Wednesday, December 14, 2016

13465: Wendy Clark’s Latest Lie.

Adweek reported DDB North America named its first Chief Creative Officer, and diversity ambitious DDB CEO Wendy Clark seized the opportunity to hire—drumroll, please—a White man! What’s more, the new CCO is a White man who’s won a ton of White awards—for White advertising agencies with dismal diversity records. Once again, like the We Are Unlimited erection, when Clark is faced with a chance to relieve her restlessness for inclusion, she perpetuates the problem and takes the road well-travelled. It all shows Clark is at least an equal with the White men leading the industry. That is, in regards to diversity, she’s a lying huckster.

DDB North America Names Its First Chief Creative Officer

Ari Weiss joins from BBH New York

By Katie Richards

DDB announced today it has hired Ari Weiss as its first chief creative officer of North America, effective Feb. 1, 2017.

Weiss joins DDB from BBH New York where he worked for six years, most recently as the agency’s chief creative officer. In his time there Weiss helped his team score 24 Cannes Lions and worked with clients including PlayStation (he came up with the “Greatness Awaits” line that won BBH the business), Seamless, Axe and Netflix.

Prior to joining DDB, Weiss built his career at agencies including BBDO, Wieden + Kennedy, 180LA, Goodby, Silverstein & Partners and Cliff Freeman & Partners. Over that time he worked on brands ranging from Guinness and Sony to FedEx and ESPN.

Wendy Clark, CEO of DDB North America, said she was looking for someone who had a body of work that was “transformative for the brands he had worked on.” Weiss was the perfect fit. “If you trace his career, everywhere he has gone, good work has followed him,” she added.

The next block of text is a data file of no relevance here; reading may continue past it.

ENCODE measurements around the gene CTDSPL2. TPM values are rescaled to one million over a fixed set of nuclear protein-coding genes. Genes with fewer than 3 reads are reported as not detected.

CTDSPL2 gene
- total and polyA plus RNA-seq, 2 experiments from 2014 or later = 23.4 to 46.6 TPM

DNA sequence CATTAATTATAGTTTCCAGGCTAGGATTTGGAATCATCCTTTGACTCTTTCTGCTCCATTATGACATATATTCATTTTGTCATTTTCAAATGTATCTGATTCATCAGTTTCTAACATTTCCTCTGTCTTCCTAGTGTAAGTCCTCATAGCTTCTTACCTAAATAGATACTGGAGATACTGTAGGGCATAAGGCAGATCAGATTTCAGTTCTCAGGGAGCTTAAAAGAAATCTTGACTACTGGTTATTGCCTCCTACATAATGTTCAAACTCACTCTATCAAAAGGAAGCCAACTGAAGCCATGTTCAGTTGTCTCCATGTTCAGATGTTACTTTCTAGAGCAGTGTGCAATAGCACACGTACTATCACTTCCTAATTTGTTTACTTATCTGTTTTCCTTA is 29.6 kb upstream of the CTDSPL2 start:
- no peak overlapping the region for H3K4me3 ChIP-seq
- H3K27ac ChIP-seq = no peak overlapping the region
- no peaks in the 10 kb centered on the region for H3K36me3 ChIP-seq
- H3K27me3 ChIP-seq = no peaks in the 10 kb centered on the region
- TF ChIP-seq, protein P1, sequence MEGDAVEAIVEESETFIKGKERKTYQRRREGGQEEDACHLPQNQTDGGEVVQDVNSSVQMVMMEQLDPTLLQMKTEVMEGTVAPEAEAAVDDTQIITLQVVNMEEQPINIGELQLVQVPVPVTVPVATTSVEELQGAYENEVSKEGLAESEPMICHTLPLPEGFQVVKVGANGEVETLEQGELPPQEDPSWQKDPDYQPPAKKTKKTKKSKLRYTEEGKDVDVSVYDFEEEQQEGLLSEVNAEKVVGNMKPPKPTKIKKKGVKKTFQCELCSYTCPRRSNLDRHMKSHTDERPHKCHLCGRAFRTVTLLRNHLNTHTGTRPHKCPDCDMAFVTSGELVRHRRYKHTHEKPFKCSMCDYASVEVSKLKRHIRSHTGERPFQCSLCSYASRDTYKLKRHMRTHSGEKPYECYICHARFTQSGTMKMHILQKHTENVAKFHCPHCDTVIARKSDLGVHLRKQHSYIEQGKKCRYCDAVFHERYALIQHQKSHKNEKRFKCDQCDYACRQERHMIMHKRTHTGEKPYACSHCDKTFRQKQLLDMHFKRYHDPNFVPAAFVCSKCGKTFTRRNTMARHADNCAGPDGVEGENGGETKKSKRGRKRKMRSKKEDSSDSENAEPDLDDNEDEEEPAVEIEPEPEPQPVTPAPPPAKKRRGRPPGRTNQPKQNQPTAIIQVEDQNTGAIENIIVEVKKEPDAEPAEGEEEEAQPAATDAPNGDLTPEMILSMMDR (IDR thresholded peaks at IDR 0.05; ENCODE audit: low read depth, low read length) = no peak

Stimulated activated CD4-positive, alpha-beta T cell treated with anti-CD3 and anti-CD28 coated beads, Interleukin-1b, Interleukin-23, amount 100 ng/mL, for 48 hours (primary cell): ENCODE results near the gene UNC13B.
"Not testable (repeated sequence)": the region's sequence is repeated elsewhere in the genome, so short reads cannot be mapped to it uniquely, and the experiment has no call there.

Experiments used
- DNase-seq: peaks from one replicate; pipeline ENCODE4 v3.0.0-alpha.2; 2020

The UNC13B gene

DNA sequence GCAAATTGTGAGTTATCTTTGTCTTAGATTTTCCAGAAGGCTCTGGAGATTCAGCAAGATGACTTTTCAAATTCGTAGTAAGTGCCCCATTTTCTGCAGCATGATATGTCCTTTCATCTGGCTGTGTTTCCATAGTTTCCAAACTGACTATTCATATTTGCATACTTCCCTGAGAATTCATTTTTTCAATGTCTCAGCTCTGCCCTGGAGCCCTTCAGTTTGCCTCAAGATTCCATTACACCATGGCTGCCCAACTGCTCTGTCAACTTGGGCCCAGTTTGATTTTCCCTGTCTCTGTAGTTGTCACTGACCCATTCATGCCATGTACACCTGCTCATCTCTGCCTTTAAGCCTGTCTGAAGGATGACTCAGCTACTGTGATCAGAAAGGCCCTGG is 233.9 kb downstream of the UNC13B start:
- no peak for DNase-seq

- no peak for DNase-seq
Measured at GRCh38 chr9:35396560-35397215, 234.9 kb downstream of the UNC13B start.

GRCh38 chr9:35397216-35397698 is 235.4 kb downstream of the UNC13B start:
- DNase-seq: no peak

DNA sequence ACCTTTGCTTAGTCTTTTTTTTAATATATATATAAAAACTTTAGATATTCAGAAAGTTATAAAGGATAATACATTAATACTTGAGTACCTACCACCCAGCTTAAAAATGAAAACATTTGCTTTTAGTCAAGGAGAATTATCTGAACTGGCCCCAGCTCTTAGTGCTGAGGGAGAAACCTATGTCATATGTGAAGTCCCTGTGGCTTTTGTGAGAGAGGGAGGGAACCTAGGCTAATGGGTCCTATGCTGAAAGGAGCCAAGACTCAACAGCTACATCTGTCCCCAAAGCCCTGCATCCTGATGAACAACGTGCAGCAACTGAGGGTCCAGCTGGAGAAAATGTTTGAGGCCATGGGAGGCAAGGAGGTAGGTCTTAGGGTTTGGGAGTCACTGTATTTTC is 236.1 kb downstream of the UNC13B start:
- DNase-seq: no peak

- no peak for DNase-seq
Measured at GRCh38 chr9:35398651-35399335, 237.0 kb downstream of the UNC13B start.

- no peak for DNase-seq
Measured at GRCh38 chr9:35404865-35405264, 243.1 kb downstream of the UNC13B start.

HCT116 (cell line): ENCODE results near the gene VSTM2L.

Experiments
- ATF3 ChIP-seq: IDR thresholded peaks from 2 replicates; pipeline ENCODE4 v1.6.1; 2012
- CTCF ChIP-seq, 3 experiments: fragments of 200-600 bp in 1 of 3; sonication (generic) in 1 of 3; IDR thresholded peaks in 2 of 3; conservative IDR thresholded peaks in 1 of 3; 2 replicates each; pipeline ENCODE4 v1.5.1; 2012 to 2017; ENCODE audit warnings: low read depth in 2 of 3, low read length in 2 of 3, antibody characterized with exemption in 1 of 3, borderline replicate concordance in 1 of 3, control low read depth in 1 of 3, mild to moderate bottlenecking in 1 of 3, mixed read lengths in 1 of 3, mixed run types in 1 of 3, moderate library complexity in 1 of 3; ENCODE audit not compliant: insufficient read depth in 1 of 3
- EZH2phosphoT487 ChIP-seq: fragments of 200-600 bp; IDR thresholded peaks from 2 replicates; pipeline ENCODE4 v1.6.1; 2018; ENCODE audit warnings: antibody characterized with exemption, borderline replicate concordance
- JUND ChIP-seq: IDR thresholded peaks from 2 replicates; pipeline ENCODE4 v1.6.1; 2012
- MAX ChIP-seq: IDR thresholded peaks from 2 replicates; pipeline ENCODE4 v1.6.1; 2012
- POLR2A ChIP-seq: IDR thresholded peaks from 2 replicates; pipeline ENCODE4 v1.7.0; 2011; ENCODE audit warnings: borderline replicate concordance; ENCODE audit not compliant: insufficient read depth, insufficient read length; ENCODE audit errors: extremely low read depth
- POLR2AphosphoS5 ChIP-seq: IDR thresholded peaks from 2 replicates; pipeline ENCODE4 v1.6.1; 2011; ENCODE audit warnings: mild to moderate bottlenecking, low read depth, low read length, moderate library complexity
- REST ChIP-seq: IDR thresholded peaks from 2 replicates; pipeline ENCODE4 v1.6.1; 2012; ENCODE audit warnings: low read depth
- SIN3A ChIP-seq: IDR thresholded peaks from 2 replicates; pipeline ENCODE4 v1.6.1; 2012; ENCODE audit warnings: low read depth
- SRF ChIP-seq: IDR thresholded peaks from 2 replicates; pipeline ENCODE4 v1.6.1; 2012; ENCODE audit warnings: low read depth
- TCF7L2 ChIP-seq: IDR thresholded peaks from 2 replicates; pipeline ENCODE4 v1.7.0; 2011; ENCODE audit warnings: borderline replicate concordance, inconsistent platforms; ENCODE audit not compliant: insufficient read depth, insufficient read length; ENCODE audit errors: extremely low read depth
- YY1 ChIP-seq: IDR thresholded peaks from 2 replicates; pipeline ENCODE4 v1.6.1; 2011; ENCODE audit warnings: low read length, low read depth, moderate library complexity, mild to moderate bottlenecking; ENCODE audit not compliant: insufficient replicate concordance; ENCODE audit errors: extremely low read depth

Clark joined DDB nearly one year ago and noted that if she had tried to hire someone from the newly-created role when she first started it would have been premature. “I don’t think I could have had a conversation with Ari [Weiss] a year ago and compelled him to join us. We needed to create an environment that had the momentum,” she added.

Beginning in 2017 Weiss will have the opportunity to help DDB create work for some of its newest clients, including McDonald’s, which the agency won in August after a competitive, four-month-long review. DDB took over as creative agency of record from Leo Burnett.

“We’re always looking to make better and better work. That goal never ceases no matter where you are,” Weiss said. “Chemistry is everything and when you find that chemistry you want to put it to the test.”

1 comment:

OpenAirCD said...

This has been the fundamental issue with the rah-rah-white-women style of diversity that's so popular in US ad agencies this year.

The first chance white women have to help anybody else in the industry, they don't help women of color. They sure as hell don't help men of color.

They extend the first and best opportunities to white men, to prove that they're not showing favoritism to other white women. Then those white men either hire or give a leg up to more white men, or white women.

It creates a closed circle of white people hiring and supporting other white people while celebrating their diversity success, and limiting ethnic diversity outreach to sporadic (but or course highly photographed and documented) inner city high school mentoring programs, scholarships for black and brown teenagers, and hiring the occasional POC teen intern (but not nearly as often as white must-hire interns, of course).